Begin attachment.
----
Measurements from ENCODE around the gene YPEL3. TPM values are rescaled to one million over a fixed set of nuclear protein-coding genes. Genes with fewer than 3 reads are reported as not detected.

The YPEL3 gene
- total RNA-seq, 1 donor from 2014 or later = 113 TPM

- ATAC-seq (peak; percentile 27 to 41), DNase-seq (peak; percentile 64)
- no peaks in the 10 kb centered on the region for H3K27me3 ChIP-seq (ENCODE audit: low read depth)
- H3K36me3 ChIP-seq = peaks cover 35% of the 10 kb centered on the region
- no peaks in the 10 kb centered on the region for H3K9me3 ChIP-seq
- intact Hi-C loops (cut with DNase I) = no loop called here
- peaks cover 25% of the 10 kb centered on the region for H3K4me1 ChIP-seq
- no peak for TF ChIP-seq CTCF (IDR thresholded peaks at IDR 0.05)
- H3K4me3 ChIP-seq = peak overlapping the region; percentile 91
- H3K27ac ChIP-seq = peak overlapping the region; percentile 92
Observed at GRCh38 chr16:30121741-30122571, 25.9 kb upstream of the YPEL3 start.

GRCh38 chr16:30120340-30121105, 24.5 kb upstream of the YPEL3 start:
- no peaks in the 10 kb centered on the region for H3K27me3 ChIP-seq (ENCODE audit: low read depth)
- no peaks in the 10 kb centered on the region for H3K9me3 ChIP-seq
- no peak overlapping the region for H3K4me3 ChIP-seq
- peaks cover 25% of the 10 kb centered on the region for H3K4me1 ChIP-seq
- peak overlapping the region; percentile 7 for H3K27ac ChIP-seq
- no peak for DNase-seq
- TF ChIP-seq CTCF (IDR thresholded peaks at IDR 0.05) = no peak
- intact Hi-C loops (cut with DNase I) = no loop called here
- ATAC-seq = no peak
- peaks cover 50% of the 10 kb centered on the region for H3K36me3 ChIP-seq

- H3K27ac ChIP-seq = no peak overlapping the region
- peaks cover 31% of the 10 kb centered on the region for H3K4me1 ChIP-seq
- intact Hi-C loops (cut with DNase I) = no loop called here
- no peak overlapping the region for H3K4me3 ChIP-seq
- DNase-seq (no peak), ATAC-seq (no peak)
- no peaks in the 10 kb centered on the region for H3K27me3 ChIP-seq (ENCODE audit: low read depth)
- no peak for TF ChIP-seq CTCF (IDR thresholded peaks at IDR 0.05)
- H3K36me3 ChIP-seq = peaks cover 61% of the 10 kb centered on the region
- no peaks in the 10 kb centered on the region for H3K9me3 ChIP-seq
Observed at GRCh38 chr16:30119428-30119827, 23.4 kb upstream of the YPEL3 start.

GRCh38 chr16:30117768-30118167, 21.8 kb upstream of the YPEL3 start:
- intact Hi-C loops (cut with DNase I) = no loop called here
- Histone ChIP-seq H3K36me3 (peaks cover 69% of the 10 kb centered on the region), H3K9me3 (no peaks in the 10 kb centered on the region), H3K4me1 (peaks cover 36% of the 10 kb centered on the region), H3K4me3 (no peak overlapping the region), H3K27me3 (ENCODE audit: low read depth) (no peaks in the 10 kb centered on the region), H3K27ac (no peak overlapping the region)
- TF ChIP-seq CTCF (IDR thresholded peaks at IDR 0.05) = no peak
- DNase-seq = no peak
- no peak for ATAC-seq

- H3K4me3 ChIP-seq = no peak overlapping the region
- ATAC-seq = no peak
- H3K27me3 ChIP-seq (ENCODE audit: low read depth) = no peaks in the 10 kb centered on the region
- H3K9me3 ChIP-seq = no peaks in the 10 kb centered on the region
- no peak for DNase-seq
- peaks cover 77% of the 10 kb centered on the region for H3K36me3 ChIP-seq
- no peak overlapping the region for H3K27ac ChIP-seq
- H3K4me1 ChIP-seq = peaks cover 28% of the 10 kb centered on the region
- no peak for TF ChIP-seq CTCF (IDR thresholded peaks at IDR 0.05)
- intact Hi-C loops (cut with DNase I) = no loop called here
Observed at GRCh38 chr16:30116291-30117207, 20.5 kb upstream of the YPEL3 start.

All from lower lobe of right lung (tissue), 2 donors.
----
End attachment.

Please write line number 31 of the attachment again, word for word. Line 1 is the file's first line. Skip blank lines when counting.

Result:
- no peak for TF ChIP-seq CTCF (IDR thresholded peaks at IDR 0.05)